In a groundbreaking endeavor to address emissions in the energy sector, the Donaustadt power plant in Vienna, Austria, has embarked on an operational test involving the blending of hydrogen (H2) with the conventional energy source, natural gas.
This pioneering test, supported by a consortium including Wien Energie, Rhein-Energie, Siemens, and Verbund, holds the promise of significant carbon savings and represents a substantial leap forward in the pursuit of cleaner energy generation.
The Donaustadt power plant has set a historic precedent by conducting the world’s first operational test of blending hydrogen with natural gas in a gas and steam turbine. This innovative initiative marks a significant stride towards decarbonization in the energy sector. The plant, which houses 115 combined heat and power units in Europe and over 360 globally, has undertaken a series of modifications to accommodate the hydrogen-natural gas mixture.
The experimental process involves adapting the gas and steam turbine to accommodate the hydrogen-natural gas blend. The turbine underwent a series of enhancements, including blade improvements and the installation of a new combustion system. This comprehensive overhaul was carried out with an investment of approximately 10 million euros, with the Climate and Energy Fund contributing around 2.6 million euros to support this groundbreaking research.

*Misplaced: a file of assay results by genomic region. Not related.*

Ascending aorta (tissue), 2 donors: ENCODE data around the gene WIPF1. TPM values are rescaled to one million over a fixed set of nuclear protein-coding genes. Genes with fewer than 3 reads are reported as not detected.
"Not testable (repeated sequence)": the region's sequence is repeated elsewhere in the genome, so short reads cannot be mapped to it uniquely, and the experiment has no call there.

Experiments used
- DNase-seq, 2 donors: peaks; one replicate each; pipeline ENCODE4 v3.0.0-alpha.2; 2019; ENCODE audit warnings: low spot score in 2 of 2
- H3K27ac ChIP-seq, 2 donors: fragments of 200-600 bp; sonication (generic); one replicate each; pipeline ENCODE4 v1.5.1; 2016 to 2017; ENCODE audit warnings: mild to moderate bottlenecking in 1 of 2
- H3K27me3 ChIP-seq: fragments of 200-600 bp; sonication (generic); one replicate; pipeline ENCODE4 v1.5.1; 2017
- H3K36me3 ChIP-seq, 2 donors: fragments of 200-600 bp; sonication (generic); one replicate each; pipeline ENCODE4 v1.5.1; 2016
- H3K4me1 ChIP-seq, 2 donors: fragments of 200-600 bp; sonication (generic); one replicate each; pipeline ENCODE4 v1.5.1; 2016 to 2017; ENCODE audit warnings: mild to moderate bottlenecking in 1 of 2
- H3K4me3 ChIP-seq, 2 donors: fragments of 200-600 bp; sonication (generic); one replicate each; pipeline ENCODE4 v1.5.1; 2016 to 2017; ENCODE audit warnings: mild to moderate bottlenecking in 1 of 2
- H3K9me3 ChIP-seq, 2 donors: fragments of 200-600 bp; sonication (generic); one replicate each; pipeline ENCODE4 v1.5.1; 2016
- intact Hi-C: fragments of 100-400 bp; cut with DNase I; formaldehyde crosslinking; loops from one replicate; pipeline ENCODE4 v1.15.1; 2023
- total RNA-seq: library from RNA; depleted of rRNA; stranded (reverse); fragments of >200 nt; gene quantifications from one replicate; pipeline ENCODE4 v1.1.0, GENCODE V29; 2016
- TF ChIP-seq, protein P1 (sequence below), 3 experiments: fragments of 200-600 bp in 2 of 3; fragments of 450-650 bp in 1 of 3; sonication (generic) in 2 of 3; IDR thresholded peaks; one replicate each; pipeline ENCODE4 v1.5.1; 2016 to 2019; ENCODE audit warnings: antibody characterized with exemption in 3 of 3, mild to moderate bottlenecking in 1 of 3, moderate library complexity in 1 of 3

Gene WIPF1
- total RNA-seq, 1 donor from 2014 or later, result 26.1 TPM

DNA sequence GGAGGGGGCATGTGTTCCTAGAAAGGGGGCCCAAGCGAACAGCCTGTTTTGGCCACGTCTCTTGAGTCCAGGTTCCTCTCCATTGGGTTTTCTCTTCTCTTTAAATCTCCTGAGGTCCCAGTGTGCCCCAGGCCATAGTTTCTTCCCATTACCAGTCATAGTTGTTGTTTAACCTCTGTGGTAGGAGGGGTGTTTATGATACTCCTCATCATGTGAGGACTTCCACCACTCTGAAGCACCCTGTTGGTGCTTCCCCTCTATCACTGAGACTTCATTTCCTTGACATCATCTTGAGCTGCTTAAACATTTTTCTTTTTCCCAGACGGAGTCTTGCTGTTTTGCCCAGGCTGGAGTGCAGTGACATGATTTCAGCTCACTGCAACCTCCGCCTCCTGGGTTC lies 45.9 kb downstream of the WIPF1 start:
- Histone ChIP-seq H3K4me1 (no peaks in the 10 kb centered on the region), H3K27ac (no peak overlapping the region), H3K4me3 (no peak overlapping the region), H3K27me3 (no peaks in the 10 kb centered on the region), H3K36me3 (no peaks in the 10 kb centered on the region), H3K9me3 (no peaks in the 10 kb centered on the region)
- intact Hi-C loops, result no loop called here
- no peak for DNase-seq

The experimental phase commenced with a modest 5% hydrogen admixture to natural gas. However, the ultimate goal is to achieve a 15% hydrogen blend in regular operation. The success of the current endeavor has sparked discussions about an ambitious follow-up project, where the hydrogen component could be further increased to around 30%, thereby significantly reducing the proportion of natural gas. Notably, the hydrogen used in the experiment is “green hydrogen,” produced through renewable energy sources.
The potential environmental impact of the hydrogen-natural gas blend is profound. According to project operators, a 15% hydrogen admixture at the Donaustadt power plant could result in annual CO2 savings of around 33,000 tons. This milestone is especially significant considering the plant’s operational history; it has been generating electricity since 2001 and provides power to 850,000 households and heat to over 150,000 households.
Wien Energie CEO Karl Gruber emphasized that the transition to cleaner energy generation cannot solely rely on new installations but must also include the decarbonization of existing facilities. This underscores the importance of initiatives like the hydrogen-natural gas blend experiment. Rhein-Energie’s CEO, Andreas Feicht, labeled the current achievement as an intermediate step towards the ultimate goal of achieving zero percent CO2 emissions.